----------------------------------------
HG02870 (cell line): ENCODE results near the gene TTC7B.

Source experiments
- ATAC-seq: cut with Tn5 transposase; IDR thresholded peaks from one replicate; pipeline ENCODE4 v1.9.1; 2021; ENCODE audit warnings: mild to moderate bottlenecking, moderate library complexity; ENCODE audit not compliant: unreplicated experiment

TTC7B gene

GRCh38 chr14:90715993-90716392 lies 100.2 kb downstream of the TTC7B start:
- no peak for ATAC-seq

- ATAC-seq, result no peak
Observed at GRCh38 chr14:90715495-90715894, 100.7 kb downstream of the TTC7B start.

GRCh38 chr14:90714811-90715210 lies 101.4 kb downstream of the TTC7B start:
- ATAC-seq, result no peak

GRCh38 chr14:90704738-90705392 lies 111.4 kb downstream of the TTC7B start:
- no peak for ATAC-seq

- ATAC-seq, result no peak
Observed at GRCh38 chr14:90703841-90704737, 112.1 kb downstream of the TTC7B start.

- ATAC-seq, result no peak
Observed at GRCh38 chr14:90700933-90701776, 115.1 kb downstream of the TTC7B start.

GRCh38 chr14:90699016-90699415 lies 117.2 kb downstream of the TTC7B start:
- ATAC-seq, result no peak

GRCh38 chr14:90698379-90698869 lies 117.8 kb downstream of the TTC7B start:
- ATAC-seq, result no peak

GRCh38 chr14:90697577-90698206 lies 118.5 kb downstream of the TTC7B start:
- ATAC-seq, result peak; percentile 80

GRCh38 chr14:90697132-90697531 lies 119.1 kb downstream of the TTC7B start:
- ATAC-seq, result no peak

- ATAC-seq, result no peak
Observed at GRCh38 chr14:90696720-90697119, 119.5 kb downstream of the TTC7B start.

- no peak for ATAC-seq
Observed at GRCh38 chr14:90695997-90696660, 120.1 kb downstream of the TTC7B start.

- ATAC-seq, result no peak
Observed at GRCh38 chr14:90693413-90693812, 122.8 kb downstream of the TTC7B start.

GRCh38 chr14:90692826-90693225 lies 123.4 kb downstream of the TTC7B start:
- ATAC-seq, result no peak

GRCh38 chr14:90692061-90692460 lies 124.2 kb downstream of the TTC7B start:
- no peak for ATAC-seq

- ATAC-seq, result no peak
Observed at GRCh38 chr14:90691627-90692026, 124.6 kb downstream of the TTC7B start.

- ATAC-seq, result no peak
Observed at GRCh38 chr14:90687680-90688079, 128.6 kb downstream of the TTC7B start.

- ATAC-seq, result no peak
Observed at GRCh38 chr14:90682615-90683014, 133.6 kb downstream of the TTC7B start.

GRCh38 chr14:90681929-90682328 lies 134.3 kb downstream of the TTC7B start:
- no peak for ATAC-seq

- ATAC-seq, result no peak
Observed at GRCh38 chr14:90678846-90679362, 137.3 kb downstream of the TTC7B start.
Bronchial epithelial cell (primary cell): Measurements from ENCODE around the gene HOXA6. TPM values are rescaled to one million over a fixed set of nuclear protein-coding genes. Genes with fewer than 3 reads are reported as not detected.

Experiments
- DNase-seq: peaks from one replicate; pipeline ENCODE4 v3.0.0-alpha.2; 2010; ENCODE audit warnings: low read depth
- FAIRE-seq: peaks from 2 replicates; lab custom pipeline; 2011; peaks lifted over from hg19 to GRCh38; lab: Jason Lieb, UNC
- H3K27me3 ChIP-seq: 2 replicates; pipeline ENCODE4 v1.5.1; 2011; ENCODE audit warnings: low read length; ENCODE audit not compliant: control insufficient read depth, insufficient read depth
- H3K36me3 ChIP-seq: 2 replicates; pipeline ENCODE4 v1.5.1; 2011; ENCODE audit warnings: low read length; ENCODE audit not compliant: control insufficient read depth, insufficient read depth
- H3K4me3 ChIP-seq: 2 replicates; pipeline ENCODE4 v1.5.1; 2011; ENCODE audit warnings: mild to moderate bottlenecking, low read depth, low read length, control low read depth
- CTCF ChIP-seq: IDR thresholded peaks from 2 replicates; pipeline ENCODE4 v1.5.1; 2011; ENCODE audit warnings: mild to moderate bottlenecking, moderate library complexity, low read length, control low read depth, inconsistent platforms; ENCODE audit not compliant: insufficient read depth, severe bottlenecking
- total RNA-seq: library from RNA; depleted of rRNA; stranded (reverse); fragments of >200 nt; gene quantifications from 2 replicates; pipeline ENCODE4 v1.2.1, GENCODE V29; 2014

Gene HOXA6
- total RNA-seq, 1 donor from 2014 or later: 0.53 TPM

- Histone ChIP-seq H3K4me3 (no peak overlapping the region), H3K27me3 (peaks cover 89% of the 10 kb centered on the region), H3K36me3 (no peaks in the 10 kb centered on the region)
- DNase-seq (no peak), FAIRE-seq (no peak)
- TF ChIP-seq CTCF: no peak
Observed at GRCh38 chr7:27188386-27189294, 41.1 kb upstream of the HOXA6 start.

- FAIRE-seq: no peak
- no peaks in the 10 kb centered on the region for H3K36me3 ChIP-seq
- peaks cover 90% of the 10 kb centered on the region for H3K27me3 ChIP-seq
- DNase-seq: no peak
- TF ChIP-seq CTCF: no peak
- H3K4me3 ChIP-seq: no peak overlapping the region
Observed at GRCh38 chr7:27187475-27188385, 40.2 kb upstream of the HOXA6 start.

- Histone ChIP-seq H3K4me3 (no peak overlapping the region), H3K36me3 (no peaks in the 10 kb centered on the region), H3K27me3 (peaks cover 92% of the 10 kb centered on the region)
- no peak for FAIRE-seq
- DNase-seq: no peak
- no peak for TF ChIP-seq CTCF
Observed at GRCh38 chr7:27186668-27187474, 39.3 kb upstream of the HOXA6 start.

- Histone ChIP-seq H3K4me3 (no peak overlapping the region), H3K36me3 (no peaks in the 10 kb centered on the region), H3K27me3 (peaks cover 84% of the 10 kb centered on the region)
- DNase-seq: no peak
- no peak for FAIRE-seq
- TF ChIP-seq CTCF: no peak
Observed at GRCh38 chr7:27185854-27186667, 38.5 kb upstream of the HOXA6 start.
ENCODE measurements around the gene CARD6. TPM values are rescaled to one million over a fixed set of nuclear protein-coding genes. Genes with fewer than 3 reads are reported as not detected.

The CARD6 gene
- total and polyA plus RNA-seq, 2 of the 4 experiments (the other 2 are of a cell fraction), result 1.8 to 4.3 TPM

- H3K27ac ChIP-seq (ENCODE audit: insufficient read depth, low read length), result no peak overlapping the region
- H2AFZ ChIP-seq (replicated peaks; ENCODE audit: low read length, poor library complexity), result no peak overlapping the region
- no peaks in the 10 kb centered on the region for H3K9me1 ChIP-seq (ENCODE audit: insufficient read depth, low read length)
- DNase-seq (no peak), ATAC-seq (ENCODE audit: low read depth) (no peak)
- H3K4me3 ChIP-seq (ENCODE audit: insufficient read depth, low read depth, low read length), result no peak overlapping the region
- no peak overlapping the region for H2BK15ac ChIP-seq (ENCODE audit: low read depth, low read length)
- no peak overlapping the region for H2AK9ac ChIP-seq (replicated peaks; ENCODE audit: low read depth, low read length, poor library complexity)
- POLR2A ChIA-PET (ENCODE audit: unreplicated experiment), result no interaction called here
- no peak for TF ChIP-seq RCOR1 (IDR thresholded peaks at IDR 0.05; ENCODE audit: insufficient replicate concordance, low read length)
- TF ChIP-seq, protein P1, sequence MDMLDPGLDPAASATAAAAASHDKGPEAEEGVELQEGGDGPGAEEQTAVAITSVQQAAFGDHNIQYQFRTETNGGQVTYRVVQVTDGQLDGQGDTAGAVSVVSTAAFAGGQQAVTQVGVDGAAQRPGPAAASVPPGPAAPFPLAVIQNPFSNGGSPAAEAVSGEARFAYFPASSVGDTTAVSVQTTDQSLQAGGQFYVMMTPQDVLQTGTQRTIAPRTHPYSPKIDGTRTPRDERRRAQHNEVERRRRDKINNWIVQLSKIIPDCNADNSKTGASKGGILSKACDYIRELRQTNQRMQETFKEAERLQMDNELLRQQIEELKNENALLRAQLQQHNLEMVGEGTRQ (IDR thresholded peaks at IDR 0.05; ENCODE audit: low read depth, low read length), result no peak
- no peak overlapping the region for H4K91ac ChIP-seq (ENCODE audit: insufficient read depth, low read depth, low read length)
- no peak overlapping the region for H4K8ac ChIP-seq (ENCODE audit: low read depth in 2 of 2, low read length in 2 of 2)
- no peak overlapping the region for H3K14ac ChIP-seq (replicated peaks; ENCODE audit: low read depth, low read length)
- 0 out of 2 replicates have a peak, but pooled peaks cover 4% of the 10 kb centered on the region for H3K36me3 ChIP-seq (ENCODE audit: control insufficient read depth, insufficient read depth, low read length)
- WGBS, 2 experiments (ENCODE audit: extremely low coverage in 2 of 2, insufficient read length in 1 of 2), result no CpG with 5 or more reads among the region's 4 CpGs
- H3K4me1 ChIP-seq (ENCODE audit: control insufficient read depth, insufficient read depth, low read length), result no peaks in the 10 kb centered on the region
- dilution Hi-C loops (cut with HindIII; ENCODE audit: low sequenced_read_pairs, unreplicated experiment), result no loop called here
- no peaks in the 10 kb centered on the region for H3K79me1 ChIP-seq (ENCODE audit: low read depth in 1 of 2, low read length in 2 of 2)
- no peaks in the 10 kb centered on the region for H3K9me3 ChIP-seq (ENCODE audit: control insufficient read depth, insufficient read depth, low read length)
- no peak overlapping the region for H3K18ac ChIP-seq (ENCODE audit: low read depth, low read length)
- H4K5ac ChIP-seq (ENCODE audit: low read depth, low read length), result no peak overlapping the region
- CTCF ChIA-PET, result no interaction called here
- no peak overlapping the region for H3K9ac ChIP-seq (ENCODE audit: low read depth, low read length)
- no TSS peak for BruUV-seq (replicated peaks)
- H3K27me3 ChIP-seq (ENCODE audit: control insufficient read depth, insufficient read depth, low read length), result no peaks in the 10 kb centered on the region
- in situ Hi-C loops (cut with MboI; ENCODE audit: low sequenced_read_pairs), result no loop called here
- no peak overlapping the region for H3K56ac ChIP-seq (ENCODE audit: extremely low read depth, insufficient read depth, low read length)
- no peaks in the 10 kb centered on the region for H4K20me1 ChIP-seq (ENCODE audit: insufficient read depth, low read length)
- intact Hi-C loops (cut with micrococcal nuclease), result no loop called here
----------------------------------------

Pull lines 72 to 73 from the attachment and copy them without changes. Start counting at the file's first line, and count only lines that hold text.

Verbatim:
- Histone ChIP-seq H3K4me3 (no peak overlapping the region), H3K36me3 (no peaks in the 10 kb centered on the region), H3K27me3 (peaks cover 84% of the 10 kb centered on the region)
- DNase-seq: no peak